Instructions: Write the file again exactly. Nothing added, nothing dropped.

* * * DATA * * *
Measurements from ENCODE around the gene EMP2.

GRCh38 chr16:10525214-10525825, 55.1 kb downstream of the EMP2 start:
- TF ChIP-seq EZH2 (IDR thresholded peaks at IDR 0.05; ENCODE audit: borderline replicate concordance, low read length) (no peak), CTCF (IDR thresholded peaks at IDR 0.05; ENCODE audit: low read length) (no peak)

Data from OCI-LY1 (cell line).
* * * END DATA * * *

Measurements from ENCODE around the gene EMP2.

GRCh38 chr16:10525214-10525825, 55.1 kb downstream of the EMP2 start:
- TF ChIP-seq EZH2 (IDR thresholded peaks at IDR 0.05; ENCODE audit: borderline replicate concordance, low read length) (no peak), CTCF (IDR thresholded peaks at IDR 0.05; ENCODE audit: low read length) (no peak)

Data from OCI-LY1 (cell line).